Beer-Braised Smoked Sausage Po'Boy with Griddled Vidalia Onions and Sauce Duo
Prep time
Cook time
Total time
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Serves: 4
  • 4 (6 to 8-inch) links smoked sausage
  • 1 tablespoon vegetable oil
  • 2 bottles of beer
  • 1 tablespoon olive oil
  • 4 medium Vidalia onions, peeled and sliced
  • 1 teaspoon sugar
  • 1 tablespoon Acadiana Table Cajun Seasoning Blend, see recipe here
  • Kosher salt and freshly ground black pepper
  • 1 cup Creole mustard or brown mustard
  • 2 tablespoons mayonnaise
  • 4 soft po'boy buns, such as Evangeline Maid
  • 4 tablespoons butter, melted
  • 2 tablespoons vinegar-based barbecue sauce, such as Pig Stand
  1. With a sharp knife, slice open the sausage lengthwise without going all the way through.
  2. In a skillet with a lid over medium-high heat, add the vegetable oil. Add the sausage and brown on both sides, laying it flat. Add the beer and cover, and lower the heat to simmer. Cook for 30 minutes. Remove the sausage and keep warm. Pour off the liquid and reserve.
  3. In the same skillet with a lid over medium-high heat, add the olive oil and the onions. Cook until the onions brown and begin to caramelize, about 10 minutes. Add ½ cup of the beer braising liquid and cover to let steam for 5 minutes. Uncover and add the sugar and Cajun seasoning along with a sprinkle of salt and pepper. Cook uncovered until the liquid evaporates and turn off the heat. Keep warm.
  4. In a mixing bowl, add the mustard and mayonnaise. Stir to incorporate and set aside.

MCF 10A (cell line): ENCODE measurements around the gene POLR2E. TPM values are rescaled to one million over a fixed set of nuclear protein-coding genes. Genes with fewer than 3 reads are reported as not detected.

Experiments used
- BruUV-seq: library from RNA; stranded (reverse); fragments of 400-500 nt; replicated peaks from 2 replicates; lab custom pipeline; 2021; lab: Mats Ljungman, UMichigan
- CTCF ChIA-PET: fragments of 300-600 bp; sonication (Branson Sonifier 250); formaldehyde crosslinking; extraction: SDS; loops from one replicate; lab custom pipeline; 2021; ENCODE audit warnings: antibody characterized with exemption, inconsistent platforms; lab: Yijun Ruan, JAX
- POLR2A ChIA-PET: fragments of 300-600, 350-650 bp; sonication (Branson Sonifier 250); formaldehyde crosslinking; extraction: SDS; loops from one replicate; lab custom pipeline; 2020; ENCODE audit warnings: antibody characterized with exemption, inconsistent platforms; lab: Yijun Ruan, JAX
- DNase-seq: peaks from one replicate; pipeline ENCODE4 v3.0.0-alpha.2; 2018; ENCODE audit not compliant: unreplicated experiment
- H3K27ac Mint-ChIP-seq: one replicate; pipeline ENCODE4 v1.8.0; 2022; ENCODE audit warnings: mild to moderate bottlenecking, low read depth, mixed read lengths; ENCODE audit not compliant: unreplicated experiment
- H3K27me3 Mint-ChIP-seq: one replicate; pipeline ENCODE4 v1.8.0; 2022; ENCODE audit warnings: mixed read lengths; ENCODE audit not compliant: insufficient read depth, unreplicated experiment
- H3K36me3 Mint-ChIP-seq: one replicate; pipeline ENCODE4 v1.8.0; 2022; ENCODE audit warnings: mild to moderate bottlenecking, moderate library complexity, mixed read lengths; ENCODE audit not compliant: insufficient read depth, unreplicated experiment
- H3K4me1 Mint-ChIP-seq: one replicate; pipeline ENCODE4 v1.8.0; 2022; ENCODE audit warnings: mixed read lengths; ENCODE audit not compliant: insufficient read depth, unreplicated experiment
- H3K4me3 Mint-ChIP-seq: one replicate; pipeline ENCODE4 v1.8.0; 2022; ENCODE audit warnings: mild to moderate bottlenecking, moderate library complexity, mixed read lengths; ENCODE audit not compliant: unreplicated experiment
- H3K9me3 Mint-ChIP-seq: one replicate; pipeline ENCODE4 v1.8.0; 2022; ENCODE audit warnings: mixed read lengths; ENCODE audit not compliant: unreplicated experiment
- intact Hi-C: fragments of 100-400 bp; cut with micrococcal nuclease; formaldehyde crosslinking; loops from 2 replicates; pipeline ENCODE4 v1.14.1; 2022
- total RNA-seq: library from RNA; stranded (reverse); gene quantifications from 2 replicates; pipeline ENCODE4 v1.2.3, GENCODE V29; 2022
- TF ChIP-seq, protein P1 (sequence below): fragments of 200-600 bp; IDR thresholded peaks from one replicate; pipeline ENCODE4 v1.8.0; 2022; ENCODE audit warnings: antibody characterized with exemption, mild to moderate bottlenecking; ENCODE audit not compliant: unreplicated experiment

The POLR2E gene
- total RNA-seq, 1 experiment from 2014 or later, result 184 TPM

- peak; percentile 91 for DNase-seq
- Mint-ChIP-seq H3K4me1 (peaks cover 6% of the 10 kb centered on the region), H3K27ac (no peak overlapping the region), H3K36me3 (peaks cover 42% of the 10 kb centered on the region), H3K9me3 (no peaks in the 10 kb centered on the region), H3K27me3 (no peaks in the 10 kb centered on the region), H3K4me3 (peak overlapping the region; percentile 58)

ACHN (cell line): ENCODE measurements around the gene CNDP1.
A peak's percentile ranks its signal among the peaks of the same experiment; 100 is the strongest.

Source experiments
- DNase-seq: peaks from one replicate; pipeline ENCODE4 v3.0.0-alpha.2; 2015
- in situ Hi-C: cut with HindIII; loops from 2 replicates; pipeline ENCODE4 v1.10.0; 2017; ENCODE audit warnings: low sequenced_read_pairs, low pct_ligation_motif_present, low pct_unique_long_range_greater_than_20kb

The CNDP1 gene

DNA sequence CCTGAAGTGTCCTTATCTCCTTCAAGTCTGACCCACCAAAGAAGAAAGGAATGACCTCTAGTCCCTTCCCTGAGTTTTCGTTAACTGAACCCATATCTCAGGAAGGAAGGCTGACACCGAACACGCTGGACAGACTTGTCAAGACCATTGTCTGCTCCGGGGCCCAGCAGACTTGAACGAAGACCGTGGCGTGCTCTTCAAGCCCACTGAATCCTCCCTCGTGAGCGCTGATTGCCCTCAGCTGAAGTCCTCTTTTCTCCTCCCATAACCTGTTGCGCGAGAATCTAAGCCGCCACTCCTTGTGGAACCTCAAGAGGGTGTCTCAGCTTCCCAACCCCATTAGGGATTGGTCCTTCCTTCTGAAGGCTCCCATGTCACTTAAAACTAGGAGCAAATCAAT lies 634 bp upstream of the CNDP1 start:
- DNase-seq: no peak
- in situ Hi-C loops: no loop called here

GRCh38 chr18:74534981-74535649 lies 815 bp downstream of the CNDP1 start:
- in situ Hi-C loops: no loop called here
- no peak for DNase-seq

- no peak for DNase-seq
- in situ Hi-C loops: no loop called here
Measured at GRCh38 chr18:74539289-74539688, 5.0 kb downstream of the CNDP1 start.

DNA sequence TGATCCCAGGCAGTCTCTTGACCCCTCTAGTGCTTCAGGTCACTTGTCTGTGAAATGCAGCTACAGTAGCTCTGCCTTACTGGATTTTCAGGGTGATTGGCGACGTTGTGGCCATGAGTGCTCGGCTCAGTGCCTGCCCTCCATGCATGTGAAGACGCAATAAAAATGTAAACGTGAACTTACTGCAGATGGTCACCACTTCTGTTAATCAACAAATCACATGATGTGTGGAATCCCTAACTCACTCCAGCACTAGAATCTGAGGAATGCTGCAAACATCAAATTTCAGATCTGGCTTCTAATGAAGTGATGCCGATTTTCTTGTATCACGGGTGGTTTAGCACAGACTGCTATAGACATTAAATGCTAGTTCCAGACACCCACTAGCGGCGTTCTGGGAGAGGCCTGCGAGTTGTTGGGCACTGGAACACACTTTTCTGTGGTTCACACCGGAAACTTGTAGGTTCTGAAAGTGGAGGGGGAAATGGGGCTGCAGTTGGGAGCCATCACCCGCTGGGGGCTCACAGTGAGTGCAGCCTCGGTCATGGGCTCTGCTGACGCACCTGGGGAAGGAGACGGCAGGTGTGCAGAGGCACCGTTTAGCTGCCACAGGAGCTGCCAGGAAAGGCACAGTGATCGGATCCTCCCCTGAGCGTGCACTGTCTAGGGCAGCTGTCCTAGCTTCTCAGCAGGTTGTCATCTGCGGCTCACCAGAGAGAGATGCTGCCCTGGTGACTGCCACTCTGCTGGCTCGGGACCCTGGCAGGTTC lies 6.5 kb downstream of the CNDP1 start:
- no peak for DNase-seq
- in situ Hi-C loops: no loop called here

5. Preheat the oven to 400ºF. Place the buns on a baking sheet and brush the interior and exterior with melted butter. Move to the oven and bake until crispy, about 10 minutes. Remove and keep warm.
  6. For serving, slather the inside of the bun with mustard sauce. Place a sausage in the center, open it up, and pour the barbecue sauce along the inside of the link. Pile on the onions. Serve more barbecue sauce on the side with potato chips and an ice-cold beer.
You may argue that these sausages would be even better cooked on an outdoor grill, and you may be correct. However, I like the simplicity of cooking everything in one sizzling hot skillet, plus firing up the pit in the heat of South Louisiana is not always high on my list. I like the soft, hot dog-type po’boy bread from Evangeline Maid, so if you can’t find it, feel free to use a regular foot-long bun. This po’boy is a messy sandwich, so feel free to cut it in half, and be sure to crisp the bread in the oven so it will hold together firmer.
Recipe by Acadiana Table at